rolling stones blue and lonesome little rainCan You Hear the Music?


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Rolling Stones songs: Little Rain
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A little rain fallin’, little clock keep away the time/ Well the rain keep a-fallin’, on this little love of mine…

Written by: Ewart G. Abner Jr./Jimmy Reed
Recorded: British Grove Studios, London, England, Dec. 11, 14–15 2015
Guest musicians: Matt Clifford (keyboards)
*Data taken from Martin Elliott’s book THE ROLLING STONES COMPLETE RECORDING SESSIONS 1962-2012

From the The Rolling Stones – All the Songs book:
“Little Rain” was a joint composition by Ewart G. Abner Jr. and Jimmy
Reed. Abner was one of the members of Vee-Jay Records, established in
Chicago 1953 by Vivian Carter and James C. Bracken; Jimmy Reed was a
talented bluesman, one of the few musicians who could rival the Chess
stable with names like Muddy Waters and Howlin’ Wolf. “Little Rain” was
recorded on January 9, 1957, and then came out as a single (with “Honey,
Where You Going?”), climbing to number 7 on the Billboard R&B charts.
Jimmy Reed sings of love: The little flowers bloomin’, little birds keep-a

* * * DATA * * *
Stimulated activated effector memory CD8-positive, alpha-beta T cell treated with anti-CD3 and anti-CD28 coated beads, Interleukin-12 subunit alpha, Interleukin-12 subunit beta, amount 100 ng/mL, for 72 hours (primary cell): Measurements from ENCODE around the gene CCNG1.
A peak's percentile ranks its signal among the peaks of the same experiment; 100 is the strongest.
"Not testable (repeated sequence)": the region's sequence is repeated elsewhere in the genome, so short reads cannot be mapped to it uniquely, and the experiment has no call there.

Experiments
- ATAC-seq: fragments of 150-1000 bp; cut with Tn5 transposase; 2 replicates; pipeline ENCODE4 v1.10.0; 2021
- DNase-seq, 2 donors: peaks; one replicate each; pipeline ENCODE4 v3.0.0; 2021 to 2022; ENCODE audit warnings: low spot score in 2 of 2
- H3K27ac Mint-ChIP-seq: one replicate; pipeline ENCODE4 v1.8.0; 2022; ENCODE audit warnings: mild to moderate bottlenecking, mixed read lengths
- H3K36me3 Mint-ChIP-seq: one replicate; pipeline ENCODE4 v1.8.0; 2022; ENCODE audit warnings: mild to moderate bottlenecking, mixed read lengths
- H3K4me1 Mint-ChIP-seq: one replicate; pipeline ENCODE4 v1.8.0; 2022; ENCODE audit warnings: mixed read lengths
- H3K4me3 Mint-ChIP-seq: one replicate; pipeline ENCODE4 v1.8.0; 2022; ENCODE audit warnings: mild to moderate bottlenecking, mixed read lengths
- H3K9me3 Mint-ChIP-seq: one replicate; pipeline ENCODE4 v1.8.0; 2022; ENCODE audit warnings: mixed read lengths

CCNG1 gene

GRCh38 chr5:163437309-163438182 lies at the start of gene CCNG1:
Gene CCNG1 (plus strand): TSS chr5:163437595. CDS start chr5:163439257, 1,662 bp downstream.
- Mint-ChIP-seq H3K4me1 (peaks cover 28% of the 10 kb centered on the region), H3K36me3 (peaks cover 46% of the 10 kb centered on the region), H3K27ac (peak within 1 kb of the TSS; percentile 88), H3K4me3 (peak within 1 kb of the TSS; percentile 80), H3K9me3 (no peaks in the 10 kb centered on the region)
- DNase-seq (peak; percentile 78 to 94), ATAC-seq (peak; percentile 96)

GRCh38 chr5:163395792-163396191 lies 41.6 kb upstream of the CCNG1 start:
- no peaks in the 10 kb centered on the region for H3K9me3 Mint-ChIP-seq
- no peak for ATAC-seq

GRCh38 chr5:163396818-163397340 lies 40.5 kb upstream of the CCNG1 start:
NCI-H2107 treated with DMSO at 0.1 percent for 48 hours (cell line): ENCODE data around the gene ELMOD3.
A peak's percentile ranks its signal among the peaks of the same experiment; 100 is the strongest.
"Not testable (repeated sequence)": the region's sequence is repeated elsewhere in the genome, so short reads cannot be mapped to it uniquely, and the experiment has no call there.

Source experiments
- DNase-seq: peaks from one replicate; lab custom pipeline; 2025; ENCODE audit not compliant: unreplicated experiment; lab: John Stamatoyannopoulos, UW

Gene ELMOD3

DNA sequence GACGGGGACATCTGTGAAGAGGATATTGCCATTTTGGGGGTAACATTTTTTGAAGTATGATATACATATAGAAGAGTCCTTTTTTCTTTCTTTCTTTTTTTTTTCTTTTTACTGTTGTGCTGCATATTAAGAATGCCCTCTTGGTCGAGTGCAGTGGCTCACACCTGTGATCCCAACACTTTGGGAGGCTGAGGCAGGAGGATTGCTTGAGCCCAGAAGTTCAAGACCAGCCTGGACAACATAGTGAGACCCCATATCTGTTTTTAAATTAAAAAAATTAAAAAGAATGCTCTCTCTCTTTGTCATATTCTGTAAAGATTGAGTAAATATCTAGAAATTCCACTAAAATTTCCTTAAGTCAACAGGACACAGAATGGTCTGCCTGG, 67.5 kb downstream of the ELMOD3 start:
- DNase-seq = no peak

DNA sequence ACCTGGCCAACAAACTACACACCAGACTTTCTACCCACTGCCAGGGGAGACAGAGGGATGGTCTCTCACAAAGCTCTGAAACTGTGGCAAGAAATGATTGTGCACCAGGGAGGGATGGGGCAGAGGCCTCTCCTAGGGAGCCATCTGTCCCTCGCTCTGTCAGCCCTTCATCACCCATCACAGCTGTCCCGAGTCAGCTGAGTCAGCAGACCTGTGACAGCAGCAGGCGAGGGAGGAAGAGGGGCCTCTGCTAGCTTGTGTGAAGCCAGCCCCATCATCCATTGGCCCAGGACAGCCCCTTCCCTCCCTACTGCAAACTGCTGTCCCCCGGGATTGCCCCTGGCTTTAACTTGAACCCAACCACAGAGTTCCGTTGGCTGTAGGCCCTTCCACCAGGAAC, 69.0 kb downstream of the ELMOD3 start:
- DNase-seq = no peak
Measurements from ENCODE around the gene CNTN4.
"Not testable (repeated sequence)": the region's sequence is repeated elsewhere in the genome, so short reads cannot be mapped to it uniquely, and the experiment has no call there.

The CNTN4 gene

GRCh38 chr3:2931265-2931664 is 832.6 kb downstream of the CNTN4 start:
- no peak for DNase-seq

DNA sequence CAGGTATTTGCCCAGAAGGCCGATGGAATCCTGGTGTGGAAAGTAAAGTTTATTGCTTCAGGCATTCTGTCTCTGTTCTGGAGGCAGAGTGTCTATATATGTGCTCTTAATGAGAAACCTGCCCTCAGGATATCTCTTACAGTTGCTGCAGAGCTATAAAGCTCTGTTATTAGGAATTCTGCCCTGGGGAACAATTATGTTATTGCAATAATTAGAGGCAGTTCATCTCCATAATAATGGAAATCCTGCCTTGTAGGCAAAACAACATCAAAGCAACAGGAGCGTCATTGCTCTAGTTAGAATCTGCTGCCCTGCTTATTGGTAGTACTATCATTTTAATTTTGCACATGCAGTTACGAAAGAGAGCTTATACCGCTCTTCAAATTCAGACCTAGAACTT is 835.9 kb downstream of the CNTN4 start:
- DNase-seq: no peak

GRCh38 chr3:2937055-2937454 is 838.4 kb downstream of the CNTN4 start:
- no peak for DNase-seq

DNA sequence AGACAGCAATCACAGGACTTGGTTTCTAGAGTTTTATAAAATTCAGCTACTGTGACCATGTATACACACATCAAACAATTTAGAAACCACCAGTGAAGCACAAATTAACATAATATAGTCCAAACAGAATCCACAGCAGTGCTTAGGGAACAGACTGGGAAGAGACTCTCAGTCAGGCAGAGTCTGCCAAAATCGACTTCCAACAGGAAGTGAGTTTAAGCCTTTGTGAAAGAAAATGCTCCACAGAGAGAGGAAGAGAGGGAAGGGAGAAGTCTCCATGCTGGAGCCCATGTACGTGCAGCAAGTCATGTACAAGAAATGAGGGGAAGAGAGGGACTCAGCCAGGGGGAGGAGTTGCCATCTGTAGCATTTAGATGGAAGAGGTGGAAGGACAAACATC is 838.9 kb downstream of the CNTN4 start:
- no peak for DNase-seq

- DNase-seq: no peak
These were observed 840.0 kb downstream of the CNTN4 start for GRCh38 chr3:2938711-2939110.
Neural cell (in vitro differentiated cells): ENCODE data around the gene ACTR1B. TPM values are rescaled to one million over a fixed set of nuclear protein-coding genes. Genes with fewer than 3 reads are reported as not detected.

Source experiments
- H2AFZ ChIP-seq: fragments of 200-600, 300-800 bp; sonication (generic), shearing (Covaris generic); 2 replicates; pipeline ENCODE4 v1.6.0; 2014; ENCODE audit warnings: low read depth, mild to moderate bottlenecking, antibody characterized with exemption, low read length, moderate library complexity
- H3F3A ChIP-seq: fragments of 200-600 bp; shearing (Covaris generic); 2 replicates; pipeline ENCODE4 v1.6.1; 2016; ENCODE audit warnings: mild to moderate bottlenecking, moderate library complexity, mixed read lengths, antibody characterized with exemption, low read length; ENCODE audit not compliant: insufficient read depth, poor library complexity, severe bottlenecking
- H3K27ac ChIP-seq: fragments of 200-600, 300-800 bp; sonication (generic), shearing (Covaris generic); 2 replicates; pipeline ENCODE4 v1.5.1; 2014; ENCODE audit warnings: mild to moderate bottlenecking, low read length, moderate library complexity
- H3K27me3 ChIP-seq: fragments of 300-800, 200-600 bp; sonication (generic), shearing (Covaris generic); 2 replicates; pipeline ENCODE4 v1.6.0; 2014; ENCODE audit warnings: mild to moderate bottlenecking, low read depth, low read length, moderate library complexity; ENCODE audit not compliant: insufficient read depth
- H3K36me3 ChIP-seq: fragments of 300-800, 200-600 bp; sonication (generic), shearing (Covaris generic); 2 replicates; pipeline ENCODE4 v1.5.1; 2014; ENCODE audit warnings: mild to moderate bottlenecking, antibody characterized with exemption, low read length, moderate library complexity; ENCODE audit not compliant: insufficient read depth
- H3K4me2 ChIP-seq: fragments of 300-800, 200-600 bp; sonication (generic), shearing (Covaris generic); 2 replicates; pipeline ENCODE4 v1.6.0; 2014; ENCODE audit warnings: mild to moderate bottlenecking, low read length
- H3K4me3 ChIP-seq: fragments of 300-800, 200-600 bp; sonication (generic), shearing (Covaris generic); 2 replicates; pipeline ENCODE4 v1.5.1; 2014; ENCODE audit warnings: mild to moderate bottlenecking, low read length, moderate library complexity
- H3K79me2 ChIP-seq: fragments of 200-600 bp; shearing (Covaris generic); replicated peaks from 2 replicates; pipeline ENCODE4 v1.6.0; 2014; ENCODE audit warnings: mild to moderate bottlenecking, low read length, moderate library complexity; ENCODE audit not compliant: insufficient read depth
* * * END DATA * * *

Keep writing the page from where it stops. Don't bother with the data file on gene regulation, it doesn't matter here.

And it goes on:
singin’ tune / I would like to love ya baby, underneath the shinin’ moon. A
love song that Reed probably wrote for his wife, who was always at his side
when his health began to decline.
Jimmy Reed was one of the major influences on the Rolling Stones, who
produced several cover versions of his songs, including “Bright Lights, Big
City,” “Ain’t That Lovin’ You Baby,” “The Sun Is Shining” (at the
Altamont concert in 1969), and “Honest I Do.” “Little Rain” is another
heartfelt tribute from the world’s greatest rock band to the master of blues.

In Keith Richards’s view, “Little Rain” is definitely the most successful
song on the album. It is certainly true that the mood of melancholy of the
marshy Mississippi Delta created by the Stones from the extraordinary
original version by Jimmy Reed is spellbinding. The whole song rests on a
stripped-down accompaniment. The guitars interact with one another,
delivering a sober but solid rhythm, the two motifs played by Keith and
Ronnie being almost identical. The lightly saturated sounds coming through
the amps is warm and totally vintage. Mick’s singing is restrained—a far
cry from his usual vocal style—and given a marked reverb. The entries by
Charlie and Darryl in the second verse carry on in the same way: nothing
overwhelming, everything nuanced. And their contribution is essential,
giving the piece an extraordinary and subtle pulsating feel. We also hear
Darryl on bass—something absent from the Jimmy Reed version—with a
line that is unobtrusive but deep and clear. Once again, Mick has a fine
harmonica solo, reproducing that of the original and, he was to
acknowledge, was probably learned from Brian Jones. “Little Rain” is a
worthy tribute to Jimmy Reed. The Rolling Stones at their best.

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